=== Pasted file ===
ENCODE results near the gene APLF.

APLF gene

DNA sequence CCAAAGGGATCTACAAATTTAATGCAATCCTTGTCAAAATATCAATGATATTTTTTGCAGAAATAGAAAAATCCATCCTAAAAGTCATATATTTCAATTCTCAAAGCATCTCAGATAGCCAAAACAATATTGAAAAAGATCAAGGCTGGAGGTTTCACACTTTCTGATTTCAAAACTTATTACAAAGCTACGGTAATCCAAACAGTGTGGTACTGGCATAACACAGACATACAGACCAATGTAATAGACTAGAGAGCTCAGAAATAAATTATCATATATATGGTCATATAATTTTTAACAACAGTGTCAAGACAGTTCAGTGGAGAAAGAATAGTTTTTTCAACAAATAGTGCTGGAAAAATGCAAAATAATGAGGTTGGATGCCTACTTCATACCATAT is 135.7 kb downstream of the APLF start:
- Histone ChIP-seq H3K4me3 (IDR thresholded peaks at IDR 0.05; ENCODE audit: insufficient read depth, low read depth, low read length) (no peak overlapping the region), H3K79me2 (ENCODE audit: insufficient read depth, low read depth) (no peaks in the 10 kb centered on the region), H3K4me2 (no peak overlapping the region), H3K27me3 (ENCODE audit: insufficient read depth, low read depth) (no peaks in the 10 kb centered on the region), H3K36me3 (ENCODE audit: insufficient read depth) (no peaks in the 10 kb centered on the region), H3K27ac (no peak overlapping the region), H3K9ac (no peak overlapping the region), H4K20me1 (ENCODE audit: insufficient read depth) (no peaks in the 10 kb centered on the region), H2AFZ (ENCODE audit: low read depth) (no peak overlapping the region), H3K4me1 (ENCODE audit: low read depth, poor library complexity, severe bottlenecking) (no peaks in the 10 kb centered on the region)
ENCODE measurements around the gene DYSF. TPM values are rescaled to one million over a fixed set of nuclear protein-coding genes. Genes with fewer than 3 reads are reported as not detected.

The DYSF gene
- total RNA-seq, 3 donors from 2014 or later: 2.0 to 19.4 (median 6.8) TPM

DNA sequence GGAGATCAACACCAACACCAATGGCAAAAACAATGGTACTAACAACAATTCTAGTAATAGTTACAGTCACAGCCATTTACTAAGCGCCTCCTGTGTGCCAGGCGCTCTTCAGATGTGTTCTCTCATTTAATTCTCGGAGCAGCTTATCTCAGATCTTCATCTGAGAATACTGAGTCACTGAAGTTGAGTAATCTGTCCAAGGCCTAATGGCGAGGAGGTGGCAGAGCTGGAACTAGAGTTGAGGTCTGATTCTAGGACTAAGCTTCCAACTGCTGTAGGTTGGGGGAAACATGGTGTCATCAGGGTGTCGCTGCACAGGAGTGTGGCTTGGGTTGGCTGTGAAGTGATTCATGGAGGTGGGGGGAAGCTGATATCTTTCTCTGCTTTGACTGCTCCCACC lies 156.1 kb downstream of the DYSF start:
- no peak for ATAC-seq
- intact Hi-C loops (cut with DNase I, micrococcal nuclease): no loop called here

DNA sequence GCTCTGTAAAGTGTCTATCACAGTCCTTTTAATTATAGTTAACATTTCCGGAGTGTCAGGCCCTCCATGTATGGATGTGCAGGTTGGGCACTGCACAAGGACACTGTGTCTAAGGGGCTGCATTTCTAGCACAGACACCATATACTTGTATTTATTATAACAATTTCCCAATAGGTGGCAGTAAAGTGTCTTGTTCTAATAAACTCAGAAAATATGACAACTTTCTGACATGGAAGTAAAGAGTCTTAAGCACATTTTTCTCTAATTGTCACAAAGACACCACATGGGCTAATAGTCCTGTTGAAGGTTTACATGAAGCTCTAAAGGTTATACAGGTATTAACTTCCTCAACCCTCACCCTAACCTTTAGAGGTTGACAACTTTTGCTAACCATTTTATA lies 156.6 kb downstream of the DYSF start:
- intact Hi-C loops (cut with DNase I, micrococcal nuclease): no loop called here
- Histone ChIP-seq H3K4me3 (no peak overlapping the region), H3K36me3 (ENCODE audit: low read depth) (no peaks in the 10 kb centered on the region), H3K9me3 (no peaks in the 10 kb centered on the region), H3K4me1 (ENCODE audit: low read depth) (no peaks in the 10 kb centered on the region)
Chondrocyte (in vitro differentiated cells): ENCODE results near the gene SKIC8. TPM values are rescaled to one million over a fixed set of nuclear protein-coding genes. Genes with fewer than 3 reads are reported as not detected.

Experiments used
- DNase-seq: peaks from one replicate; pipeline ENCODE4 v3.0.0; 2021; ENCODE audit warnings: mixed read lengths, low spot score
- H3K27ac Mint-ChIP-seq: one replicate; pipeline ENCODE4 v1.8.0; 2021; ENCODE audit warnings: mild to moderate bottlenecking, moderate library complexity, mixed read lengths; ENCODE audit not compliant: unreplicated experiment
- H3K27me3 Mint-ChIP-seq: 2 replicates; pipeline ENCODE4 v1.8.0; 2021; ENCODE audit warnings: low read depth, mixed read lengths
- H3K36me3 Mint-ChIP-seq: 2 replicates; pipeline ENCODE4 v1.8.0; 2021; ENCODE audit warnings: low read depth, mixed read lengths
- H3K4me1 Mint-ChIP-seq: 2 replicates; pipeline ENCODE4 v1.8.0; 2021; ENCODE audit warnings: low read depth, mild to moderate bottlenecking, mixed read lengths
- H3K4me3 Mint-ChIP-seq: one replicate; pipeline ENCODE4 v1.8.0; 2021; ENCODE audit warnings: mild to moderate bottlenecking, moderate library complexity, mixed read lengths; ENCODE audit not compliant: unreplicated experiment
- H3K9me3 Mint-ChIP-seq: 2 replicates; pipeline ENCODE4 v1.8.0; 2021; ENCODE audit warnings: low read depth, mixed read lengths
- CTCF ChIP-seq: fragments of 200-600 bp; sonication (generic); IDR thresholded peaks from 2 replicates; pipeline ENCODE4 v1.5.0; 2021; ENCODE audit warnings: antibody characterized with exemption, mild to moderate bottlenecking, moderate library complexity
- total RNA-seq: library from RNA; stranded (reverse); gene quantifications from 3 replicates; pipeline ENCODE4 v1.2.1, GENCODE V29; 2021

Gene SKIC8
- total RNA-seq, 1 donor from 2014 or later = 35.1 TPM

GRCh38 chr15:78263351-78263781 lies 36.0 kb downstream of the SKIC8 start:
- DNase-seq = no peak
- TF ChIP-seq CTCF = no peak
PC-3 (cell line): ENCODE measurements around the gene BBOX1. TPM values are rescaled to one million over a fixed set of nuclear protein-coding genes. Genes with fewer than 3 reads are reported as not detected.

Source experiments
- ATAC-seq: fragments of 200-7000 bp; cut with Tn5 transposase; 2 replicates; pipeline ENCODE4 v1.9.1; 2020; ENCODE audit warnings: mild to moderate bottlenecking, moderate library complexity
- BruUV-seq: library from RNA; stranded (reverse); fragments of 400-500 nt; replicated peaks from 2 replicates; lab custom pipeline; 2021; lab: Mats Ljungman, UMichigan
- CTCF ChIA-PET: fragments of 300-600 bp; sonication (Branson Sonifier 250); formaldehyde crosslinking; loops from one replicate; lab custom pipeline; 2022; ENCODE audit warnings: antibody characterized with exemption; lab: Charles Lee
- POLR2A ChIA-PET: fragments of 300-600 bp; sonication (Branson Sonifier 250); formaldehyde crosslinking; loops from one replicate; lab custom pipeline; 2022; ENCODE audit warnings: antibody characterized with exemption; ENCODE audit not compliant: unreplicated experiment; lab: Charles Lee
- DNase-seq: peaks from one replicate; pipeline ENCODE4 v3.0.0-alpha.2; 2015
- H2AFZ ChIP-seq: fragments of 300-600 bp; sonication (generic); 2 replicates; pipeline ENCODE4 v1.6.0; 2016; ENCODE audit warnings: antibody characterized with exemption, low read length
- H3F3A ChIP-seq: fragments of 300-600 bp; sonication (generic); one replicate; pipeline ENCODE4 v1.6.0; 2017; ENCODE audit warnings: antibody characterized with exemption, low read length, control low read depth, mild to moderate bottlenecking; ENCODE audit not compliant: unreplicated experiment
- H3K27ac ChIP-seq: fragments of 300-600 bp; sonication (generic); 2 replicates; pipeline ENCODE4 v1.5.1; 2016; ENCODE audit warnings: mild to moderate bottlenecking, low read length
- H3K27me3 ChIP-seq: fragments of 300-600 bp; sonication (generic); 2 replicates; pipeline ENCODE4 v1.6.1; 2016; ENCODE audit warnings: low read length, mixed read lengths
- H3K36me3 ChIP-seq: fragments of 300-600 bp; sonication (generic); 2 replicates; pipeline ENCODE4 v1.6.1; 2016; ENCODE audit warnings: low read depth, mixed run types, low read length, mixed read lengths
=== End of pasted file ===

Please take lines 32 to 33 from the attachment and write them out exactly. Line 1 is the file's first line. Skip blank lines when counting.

- ATAC-seq: fragments of 200-7000 bp; cut with Tn5 transposase; 2 replicates; pipeline ENCODE4 v1.9.1; 2020; ENCODE audit warnings: mild to moderate bottlenecking, moderate library complexity
- BruUV-seq: library from RNA; stranded (reverse); fragments of 400-500 nt; replicated peaks from 2 replicates; lab custom pipeline; 2021; lab: Mats Ljungman, UMichigan